Should distracted driving penalties be similar to those for DUI?

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HARRISBURG, Pa. (WHTM) – Motorcycle rights activists rallied at the Pennsylvania State Capitol on Monday for a bill that would enhance penalties for distracted driving.

The story of Daniel Gallatin has been a driving force.

“On May 7th, 2013, Dan was riding to his daughter’s house on his motorcycle,” Michelle Baughman said during the rally. “Always a safe motorcycle rider, he wore boots, jeans, gloves, a denim jacket, and a helmet. As he was slowing to turn into her driveway, he was rear-ended by a woman driving a Toyota Sequoia.

Dan was killed. Police discovered the woman who hit him had been texting and driving.

“You’re free to make the choice,” Baughman said, “but you’re not free from the consequences of your choice.”

Pennsylvania law meant the woman responsible spent 60 days in jail and paid a few fines. Gallatin’s family said she was able to go back to her normal life; they did not have that option.

“Dan was my dad,” Baughman said through tears. “It was my driveway he was turning into when he was killed due to the actions of a distracted driver.”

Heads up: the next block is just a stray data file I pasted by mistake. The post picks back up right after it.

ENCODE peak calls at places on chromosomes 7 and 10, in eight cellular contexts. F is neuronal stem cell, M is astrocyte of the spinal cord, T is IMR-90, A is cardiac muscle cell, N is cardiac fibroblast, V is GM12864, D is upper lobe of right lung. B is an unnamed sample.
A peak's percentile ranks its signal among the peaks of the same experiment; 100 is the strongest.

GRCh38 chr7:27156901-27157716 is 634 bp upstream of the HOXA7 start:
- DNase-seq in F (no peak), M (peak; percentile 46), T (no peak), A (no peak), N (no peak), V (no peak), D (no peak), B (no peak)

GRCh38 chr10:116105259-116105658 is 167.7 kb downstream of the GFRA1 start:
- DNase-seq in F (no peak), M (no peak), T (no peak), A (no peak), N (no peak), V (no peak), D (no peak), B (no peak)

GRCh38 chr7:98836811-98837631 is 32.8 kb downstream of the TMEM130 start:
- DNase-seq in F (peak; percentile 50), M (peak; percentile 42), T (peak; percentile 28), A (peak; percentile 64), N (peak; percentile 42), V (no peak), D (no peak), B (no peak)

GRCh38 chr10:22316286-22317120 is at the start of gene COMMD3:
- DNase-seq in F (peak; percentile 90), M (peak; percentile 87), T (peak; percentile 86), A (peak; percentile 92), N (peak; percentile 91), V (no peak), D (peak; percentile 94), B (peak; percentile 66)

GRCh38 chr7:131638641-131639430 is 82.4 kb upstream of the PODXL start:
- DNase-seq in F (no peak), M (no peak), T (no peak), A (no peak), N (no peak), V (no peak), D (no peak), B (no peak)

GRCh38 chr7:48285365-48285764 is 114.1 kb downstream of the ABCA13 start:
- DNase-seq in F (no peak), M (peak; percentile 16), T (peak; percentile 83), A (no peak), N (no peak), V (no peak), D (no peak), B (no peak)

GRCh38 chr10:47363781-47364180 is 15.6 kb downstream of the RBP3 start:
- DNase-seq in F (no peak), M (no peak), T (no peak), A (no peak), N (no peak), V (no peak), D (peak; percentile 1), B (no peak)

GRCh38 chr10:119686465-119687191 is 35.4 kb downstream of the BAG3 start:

After hearing about Daniel’s story, Rep. Jaret Gibbons started pushing for what is now known as Daniel’s Law.

“When you are driving and looking down, looking at a text message, you’re not even looking at the road,” Gibbons said during the rally. “That’s like firing a gun off into the air without looking where it’s going.”

House Bill 853 would allow additional sentences of up to five years when distracted drivers hurt or kill someone.

“It’s not because I think that we want to send people to jail,” Gibbons said, “but because I think we want to stop people from doing it.”

The goal is to bring distracted driving penalties in line with those for DUI.

“We’ve been taught that for years, how serious DUI is, to drive while under the influence of alcohol and drugs,” Gibbons said, “but I think there’s far too casual of a relationship between people and their cell phones as they’re driving.”

The bill is currently in committee. You can read it here.What others are clicking on:

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